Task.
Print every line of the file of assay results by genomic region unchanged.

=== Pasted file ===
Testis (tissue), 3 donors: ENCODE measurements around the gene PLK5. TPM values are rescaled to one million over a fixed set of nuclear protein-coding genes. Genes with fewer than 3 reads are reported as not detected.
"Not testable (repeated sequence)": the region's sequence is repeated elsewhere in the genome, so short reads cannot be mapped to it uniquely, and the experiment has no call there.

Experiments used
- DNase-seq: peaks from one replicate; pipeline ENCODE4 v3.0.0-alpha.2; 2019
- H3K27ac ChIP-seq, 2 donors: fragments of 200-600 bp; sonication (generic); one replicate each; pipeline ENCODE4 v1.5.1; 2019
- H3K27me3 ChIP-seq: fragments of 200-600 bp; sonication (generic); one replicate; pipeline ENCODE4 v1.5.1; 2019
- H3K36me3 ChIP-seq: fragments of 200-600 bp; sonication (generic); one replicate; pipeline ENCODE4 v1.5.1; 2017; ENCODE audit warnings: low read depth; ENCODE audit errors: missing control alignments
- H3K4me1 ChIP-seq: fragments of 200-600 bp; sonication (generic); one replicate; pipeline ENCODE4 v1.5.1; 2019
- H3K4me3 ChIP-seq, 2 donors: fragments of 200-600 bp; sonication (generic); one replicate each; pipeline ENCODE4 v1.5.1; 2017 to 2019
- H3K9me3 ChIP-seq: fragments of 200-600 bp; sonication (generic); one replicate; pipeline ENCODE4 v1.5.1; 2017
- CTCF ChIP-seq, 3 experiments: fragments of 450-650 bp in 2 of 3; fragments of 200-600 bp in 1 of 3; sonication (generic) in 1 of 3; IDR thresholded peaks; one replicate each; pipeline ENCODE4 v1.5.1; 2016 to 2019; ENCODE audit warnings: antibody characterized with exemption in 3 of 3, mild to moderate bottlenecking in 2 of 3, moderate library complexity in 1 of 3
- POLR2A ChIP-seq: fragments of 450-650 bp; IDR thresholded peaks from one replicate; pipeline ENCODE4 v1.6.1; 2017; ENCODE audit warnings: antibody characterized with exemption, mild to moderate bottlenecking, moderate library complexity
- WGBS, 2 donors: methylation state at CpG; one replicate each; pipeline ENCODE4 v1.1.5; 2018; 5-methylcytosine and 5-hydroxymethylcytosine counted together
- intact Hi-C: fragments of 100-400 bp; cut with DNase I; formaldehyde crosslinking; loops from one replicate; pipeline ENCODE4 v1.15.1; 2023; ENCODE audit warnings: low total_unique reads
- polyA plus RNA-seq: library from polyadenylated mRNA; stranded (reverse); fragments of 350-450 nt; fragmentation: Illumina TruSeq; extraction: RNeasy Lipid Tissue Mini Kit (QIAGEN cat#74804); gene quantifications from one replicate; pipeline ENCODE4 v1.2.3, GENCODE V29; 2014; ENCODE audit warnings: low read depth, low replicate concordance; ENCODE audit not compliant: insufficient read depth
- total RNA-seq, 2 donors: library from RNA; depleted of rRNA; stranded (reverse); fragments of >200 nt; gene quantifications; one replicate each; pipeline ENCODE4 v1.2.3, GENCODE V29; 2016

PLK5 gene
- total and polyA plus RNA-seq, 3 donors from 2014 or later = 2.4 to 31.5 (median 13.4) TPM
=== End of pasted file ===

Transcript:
Testis (tissue), 3 donors: ENCODE measurements around the gene PLK5. TPM values are rescaled to one million over a fixed set of nuclear protein-coding genes. Genes with fewer than 3 reads are reported as not detected.
"Not testable (repeated sequence)": the region's sequence is repeated elsewhere in the genome, so short reads cannot be mapped to it uniquely, and the experiment has no call there.

Experiments used
- DNase-seq: peaks from one replicate; pipeline ENCODE4 v3.0.0-alpha.2; 2019
- H3K27ac ChIP-seq, 2 donors: fragments of 200-600 bp; sonication (generic); one replicate each; pipeline ENCODE4 v1.5.1; 2019
- H3K27me3 ChIP-seq: fragments of 200-600 bp; sonication (generic); one replicate; pipeline ENCODE4 v1.5.1; 2019
- H3K36me3 ChIP-seq: fragments of 200-600 bp; sonication (generic); one replicate; pipeline ENCODE4 v1.5.1; 2017; ENCODE audit warnings: low read depth; ENCODE audit errors: missing control alignments
- H3K4me1 ChIP-seq: fragments of 200-600 bp; sonication (generic); one replicate; pipeline ENCODE4 v1.5.1; 2019
- H3K4me3 ChIP-seq, 2 donors: fragments of 200-600 bp; sonication (generic); one replicate each; pipeline ENCODE4 v1.5.1; 2017 to 2019
- H3K9me3 ChIP-seq: fragments of 200-600 bp; sonication (generic); one replicate; pipeline ENCODE4 v1.5.1; 2017
- CTCF ChIP-seq, 3 experiments: fragments of 450-650 bp in 2 of 3; fragments of 200-600 bp in 1 of 3; sonication (generic) in 1 of 3; IDR thresholded peaks; one replicate each; pipeline ENCODE4 v1.5.1; 2016 to 2019; ENCODE audit warnings: antibody characterized with exemption in 3 of 3, mild to moderate bottlenecking in 2 of 3, moderate library complexity in 1 of 3
- POLR2A ChIP-seq: fragments of 450-650 bp; IDR thresholded peaks from one replicate; pipeline ENCODE4 v1.6.1; 2017; ENCODE audit warnings: antibody characterized with exemption, mild to moderate bottlenecking, moderate library complexity
- WGBS, 2 donors: methylation state at CpG; one replicate each; pipeline ENCODE4 v1.1.5; 2018; 5-methylcytosine and 5-hydroxymethylcytosine counted together
- intact Hi-C: fragments of 100-400 bp; cut with DNase I; formaldehyde crosslinking; loops from one replicate; pipeline ENCODE4 v1.15.1; 2023; ENCODE audit warnings: low total_unique reads
- polyA plus RNA-seq: library from polyadenylated mRNA; stranded (reverse); fragments of 350-450 nt; fragmentation: Illumina TruSeq; extraction: RNeasy Lipid Tissue Mini Kit (QIAGEN cat#74804); gene quantifications from one replicate; pipeline ENCODE4 v1.2.3, GENCODE V29; 2014; ENCODE audit warnings: low read depth, low replicate concordance; ENCODE audit not compliant: insufficient read depth
- total RNA-seq, 2 donors: library from RNA; depleted of rRNA; stranded (reverse); fragments of >200 nt; gene quantifications; one replicate each; pipeline ENCODE4 v1.2.3, GENCODE V29; 2016

PLK5 gene
- total and polyA plus RNA-seq, 3 donors from 2014 or later = 2.4 to 31.5 (median 13.4) TPM